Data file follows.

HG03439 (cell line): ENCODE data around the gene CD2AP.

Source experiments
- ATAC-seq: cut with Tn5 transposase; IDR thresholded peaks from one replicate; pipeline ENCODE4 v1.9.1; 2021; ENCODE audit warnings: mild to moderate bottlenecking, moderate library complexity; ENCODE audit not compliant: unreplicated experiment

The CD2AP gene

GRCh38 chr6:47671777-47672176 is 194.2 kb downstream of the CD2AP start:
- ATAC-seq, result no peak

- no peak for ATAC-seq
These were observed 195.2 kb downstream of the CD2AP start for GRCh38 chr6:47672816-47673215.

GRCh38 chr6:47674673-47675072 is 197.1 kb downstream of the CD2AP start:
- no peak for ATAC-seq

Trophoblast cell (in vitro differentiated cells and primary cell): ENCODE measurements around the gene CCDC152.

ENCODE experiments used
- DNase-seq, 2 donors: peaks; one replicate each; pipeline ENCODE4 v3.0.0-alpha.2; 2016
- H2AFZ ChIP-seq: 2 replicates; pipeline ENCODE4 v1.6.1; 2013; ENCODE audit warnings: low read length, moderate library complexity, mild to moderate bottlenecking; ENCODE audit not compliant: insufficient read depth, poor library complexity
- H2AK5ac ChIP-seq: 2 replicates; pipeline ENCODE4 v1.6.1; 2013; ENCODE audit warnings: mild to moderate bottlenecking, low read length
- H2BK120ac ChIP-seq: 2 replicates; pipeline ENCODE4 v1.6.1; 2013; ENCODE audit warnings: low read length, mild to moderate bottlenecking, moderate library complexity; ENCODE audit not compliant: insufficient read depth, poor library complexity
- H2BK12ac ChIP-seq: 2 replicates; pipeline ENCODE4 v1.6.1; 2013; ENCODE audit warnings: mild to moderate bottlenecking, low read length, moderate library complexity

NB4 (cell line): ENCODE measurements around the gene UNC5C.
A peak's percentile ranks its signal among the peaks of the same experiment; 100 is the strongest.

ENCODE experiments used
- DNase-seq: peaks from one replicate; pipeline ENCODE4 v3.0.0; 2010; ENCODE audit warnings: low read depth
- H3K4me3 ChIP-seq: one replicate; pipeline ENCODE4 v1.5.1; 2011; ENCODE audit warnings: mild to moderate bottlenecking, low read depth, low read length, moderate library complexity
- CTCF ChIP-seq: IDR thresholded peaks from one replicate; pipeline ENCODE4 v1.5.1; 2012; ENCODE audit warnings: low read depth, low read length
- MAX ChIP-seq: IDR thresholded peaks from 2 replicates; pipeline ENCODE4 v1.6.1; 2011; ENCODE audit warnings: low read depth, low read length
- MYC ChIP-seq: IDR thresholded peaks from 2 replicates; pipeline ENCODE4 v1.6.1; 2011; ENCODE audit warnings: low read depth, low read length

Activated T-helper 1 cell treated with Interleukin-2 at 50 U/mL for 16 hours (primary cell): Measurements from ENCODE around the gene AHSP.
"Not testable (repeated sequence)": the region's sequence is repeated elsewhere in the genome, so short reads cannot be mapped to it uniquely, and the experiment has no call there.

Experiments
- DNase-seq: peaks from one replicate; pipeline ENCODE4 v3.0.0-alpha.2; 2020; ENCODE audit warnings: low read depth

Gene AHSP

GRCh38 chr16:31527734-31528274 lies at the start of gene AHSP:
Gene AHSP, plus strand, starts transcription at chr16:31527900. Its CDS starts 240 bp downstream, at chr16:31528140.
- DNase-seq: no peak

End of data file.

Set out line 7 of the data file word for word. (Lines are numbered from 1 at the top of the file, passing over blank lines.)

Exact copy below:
- no peak for ATAC-seq